I suspect I might be a time minimalist

A lot of folks seem to be overwhelmed with everything they’re trying to do in life.

I often feel a bit overwhelmed at work, but since my brain shuts off after a certain amount of hard thinking and I start making mistakes, I hit actual hard limits on work work, and am thus forced to do things that are not part of my regular paid labor.  But I don’t feel overwhelmed with the things I need to do in non-work.

When I look at the lists of things that other people are trying to fit into their days… I realize that there are a lot of things that I just don’t do.  I don’t get in a morning jog.  I don’t work out after work.  I don’t clean the house (except when company is coming).  I don’t have a particularly onerous commute.  I don’t watch much tv and I’m way behind in Netflix watching (we really ought to decrease our subscription).  We don’t do date nights.  I don’t do mani-pedis.  I definitely don’t do book clubs.  Nor do I do girl’s nights out, except the occasional once every two years shopping trip.  I’ve been considering getting my hair highlighted because I don’t need to look old when I’m not teaching, but have been turned off by the time commitment even more than the monetary commitment (I noticed at a recent conference that my prominent female economist colleagues almost entirely have one shade of hair color– they dye but don’t highlight).  I don’t have hobbies other than the blog and mostly brainless romance novels (I’ve been assuming that my brain will be up to say, Malcolm Gladwell level non-fiction, while on leave but it really isn’t yet) at the rate of one or two a week (mostly before bed or while in the restroom).  We pile responsibilities and habits on our kids as soon as they’re able to take over them (DC1 most recently is in charge of cleaning hir bathroom).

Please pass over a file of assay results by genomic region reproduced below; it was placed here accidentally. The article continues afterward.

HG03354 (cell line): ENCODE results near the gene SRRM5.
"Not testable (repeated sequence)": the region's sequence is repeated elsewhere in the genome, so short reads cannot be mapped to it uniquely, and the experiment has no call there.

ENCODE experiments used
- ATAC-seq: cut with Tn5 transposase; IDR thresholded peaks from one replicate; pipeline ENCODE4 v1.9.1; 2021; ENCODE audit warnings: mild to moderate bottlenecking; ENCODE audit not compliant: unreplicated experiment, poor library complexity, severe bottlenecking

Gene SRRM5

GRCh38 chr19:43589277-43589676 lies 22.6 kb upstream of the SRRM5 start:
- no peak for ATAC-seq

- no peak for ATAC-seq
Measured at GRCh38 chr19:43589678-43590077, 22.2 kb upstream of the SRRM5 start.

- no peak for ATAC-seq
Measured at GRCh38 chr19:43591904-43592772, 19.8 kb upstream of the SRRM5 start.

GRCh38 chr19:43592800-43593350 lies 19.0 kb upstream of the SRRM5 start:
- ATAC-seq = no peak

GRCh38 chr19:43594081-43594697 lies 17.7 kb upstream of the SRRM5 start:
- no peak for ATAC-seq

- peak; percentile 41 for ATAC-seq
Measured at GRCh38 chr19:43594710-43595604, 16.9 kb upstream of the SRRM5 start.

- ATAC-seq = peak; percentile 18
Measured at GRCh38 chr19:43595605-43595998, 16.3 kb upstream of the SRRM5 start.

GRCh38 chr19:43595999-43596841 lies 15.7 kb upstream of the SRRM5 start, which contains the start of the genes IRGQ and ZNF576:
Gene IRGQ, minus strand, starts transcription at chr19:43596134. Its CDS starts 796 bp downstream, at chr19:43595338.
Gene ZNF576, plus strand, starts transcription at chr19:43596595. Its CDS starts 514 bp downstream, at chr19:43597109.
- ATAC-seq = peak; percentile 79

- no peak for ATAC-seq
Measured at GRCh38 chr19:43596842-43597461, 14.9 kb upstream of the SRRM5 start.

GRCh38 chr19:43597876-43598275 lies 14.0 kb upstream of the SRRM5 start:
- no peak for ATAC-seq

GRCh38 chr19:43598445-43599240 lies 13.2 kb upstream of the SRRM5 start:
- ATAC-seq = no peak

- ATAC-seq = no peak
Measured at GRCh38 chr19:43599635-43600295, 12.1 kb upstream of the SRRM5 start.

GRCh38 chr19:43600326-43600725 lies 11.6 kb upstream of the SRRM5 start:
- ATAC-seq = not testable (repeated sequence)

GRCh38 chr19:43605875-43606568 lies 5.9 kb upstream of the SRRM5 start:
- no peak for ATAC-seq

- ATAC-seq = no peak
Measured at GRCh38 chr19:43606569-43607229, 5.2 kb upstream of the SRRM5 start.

I’m just not trying to do as much stuff as a lot of people.

I don’t think that’s better or worse than other folks.  Just like I don’t think having stuff (that you can afford) is in any way worse than not having stuff, despite what the minimalist movement suggests.  I try to pack stuff in at work and look towards my leisure time (including home production) to contain the chores I don’t mind doing (food, laundry, finances) and have everything else pretty much unplanned.  So it doesn’t feel like I’m missing out.  Maybe I am.  I’m sure I could fit more stuff in my leisure time if I made an effort to organize it, but I’m not sure that would make me any happier than being my standard lazy disorganized self.   Really, so long as I’m getting enough sleep and my kids are getting enough attention (and DH and I get enough together time) and everybody is healthy and happy and doesn’t smell too bad, we’re good.

I do, however, wish I were more productive and organized at work.  I’m just going to have to keep working on that.

The CSA will take over your life

Community Supported Agriculture is this neat thing where you give money to (usually) a local farmer, and then during the harvest season you get a box of random produce.

Paradise has an AWESOME CSA program.  Tomatoes, lettuce (cleaned!), potatoes, onions, garlic, fruit, fun random things in reasonable enough amounts that they make a side-dish but not so much that you’re drowning in kohlrabi.  Nary a collard or mustard green in sight (so far anyway).  All delicious and wonderful.   And we get it on Friday which means it’s easy to do menu planning and grocery shopping for the week after knowing what’s in the box.